Are We Smart Enough to Know How Smart Animals Are? By Frans de Waal (non-ficiton)

Dr. Frans de Waal is a primatologist and ethologist and makes the case that we should seek to understand the intelligence of animals through the context of that animal. Humans are notorious for interpreting animal intelligence through the lens of being human (devaluing traits and skills in other animals that we lack ourselves). This book looks at the complex and sophisticated lives of a variety of species of animals, some of which have been historically underappreciated. The book is a fascinating read (or listen – I enjoyed this as an audiobook), that will have you looking at animals in a new light.

Better With Books: 500 diverse books to ignite empathy and encourage self-acceptance in Tweens and Teens By Melissa Hart (non-fiction)

Better with Books discusses the power that literature yields at igniting empathy, and provides 500 books that address a variety of complex issues that are rife in the lives of young people. From exploring self-image to understanding newcomers to our connection with the natural world, not only can empathy to others be enhanced, the author suggests that when kids see their own worries and experiences reflected in a book, they can also become kinder to themselves.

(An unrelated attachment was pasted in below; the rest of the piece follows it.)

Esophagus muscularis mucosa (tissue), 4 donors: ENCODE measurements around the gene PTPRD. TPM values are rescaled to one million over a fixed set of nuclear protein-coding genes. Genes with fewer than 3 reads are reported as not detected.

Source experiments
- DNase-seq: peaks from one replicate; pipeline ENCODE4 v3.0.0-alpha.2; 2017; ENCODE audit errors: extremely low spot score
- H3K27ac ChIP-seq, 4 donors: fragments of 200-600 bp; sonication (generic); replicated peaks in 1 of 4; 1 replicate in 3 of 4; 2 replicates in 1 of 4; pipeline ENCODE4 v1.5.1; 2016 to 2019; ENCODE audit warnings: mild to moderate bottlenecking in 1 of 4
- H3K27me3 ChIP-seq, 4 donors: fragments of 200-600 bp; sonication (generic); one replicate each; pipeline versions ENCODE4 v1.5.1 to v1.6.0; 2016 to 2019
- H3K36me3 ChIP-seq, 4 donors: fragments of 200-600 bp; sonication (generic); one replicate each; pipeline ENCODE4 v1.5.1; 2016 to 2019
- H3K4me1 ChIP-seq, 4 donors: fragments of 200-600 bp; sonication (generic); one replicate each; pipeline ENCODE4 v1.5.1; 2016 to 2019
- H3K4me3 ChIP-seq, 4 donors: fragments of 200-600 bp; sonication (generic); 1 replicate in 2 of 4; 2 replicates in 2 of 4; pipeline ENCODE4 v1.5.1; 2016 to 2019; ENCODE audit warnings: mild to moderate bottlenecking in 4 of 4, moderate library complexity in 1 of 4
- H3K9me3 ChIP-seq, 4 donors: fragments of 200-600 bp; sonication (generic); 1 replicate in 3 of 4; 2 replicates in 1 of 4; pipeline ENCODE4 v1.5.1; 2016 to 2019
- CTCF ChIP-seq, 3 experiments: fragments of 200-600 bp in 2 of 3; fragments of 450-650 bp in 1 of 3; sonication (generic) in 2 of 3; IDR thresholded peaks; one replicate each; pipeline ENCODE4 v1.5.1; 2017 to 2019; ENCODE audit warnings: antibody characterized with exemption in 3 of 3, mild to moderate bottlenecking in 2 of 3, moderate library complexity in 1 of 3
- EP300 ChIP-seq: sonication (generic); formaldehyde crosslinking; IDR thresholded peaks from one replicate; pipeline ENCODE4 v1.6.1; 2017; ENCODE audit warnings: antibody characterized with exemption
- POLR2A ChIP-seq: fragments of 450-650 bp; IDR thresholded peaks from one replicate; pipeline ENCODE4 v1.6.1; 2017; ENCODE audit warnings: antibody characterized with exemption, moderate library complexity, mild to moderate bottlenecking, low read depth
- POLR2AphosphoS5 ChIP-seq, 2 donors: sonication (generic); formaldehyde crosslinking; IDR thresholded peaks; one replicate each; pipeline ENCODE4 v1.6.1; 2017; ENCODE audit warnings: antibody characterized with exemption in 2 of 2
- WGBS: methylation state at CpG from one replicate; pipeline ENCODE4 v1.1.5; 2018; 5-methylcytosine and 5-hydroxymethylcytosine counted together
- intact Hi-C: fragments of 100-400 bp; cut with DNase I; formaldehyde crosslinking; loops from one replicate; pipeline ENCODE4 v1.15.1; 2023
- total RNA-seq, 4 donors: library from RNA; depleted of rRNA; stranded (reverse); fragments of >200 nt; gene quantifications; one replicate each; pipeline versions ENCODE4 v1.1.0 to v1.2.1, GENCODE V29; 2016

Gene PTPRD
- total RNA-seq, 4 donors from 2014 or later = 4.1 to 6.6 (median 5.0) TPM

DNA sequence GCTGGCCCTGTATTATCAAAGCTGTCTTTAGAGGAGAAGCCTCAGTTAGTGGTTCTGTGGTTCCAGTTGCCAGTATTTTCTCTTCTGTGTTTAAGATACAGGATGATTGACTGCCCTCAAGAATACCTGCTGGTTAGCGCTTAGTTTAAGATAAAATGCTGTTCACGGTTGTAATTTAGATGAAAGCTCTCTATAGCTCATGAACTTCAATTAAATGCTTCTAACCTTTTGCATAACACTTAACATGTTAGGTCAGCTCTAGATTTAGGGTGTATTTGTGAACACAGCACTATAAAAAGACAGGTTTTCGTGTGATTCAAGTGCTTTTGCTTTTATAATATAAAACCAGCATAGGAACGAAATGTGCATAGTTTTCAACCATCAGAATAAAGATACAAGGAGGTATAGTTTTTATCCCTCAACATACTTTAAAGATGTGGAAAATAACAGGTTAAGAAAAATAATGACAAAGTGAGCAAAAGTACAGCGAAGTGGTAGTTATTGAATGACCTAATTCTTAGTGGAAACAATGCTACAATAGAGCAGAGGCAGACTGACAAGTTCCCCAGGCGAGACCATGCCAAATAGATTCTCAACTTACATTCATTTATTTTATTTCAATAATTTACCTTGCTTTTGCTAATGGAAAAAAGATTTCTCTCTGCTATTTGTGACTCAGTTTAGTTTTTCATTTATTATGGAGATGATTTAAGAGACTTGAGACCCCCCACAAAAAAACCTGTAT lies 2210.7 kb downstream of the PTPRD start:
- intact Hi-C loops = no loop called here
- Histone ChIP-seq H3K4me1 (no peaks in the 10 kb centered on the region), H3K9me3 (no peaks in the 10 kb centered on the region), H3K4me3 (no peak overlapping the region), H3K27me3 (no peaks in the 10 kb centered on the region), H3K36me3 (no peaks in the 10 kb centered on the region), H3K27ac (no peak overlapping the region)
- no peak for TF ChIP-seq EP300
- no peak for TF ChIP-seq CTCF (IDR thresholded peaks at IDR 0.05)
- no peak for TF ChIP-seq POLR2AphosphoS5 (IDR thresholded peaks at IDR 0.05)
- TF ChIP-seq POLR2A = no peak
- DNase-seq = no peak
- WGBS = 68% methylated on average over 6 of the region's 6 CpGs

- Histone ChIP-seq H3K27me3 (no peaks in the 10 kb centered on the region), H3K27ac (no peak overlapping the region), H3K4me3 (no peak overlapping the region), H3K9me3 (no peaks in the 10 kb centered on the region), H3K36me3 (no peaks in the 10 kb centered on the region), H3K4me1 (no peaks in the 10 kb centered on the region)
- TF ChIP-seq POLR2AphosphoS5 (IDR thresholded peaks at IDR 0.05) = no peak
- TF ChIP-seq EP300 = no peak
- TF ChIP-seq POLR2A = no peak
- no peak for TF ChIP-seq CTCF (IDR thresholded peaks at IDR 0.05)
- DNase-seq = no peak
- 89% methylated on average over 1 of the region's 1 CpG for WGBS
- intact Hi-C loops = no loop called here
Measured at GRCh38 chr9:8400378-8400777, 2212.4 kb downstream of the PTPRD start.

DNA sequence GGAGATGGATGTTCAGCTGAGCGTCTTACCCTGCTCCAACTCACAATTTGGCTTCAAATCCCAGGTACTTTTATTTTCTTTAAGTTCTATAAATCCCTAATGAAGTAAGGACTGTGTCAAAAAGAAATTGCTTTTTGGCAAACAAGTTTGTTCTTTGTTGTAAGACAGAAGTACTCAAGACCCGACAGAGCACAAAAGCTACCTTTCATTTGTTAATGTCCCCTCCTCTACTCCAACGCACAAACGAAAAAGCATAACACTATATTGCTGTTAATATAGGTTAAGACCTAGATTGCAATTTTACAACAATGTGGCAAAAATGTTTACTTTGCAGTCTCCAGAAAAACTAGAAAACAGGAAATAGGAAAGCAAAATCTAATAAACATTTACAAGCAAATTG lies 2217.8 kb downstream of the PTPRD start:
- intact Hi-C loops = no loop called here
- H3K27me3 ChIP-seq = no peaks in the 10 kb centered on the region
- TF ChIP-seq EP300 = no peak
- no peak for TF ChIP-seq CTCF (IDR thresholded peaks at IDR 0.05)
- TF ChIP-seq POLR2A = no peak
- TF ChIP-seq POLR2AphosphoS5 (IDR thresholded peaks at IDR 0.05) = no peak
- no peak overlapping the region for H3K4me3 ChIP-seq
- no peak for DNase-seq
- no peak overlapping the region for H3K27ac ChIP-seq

In her introduction, Hart highlights how after reading The One and Only Ivan, her daughter took a passionate interest into the plight of homeless dogs and cats, and paid greater attention to the well-being of her own animals. With this type of positive change the author questions, “Why wouldn’t we encourage powerful epiphany through literature.”

Although not specific to animals, this is a great read to turn you on to other books that will foster empathy in your classroom.

*views in the books do not necessarily represent the views of the Alberta SPCA.


Two Must Have Books for Every Elementary Classroom!

Looking for new and exciting resources for teachers and students to use in the classroom is an important part of what we do. We strive to find books that engage student learning and promote humane education, as well as create activities that align with the curriculum. Here are two books we found that do just…Continue Reading